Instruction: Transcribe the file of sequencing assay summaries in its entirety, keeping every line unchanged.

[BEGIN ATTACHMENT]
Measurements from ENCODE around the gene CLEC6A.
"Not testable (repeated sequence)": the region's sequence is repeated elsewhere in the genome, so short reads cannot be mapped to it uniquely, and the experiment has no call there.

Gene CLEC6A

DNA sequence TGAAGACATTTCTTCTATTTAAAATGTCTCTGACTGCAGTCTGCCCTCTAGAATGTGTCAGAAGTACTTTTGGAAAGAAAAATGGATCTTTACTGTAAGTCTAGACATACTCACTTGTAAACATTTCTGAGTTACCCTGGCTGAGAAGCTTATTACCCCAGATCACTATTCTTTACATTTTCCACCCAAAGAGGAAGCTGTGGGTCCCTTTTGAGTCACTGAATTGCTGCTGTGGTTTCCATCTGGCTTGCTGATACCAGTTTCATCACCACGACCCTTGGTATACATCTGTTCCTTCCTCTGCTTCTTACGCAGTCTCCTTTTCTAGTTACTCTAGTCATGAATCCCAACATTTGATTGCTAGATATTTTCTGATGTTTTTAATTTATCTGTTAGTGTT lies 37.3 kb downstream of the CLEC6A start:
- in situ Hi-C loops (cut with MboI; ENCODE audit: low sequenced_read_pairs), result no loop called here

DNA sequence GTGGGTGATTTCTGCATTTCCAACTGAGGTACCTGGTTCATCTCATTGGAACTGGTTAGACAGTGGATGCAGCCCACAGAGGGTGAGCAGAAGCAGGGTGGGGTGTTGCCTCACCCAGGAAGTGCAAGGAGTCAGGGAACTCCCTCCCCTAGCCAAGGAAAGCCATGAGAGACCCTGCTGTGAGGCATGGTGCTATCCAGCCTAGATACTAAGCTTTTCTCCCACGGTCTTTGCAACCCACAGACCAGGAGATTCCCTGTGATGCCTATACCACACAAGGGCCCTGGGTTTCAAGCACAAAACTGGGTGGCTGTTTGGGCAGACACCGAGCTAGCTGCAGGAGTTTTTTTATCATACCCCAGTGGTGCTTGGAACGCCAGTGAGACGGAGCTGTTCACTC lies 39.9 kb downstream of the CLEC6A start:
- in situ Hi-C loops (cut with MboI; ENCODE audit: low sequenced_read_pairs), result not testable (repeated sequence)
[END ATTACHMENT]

Measurements from ENCODE around the gene CLEC6A.
"Not testable (repeated sequence)": the region's sequence is repeated elsewhere in the genome, so short reads cannot be mapped to it uniquely, and the experiment has no call there.

Gene CLEC6A

DNA sequence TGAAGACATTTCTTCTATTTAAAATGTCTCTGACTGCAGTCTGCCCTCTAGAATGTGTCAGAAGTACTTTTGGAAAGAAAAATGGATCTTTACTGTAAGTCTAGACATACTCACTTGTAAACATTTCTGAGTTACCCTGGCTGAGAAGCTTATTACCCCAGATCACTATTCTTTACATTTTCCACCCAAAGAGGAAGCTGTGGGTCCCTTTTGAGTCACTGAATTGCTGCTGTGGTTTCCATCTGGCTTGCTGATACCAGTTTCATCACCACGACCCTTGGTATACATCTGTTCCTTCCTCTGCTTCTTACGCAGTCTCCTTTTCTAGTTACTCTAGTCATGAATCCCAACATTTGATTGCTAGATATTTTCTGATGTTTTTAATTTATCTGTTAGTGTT lies 37.3 kb downstream of the CLEC6A start:
- in situ Hi-C loops (cut with MboI; ENCODE audit: low sequenced_read_pairs), result no loop called here

DNA sequence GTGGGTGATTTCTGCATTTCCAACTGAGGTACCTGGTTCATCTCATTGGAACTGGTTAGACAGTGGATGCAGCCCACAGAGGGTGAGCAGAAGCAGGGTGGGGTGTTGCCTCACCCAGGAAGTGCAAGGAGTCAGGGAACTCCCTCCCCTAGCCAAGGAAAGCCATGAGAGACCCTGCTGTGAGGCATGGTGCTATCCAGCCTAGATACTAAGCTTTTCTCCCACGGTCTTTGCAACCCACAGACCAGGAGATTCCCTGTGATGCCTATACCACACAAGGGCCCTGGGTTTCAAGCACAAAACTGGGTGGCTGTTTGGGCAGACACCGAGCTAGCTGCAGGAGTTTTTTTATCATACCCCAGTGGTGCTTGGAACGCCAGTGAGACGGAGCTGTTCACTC lies 39.9 kb downstream of the CLEC6A start:
- in situ Hi-C loops (cut with MboI; ENCODE audit: low sequenced_read_pairs), result not testable (repeated sequence)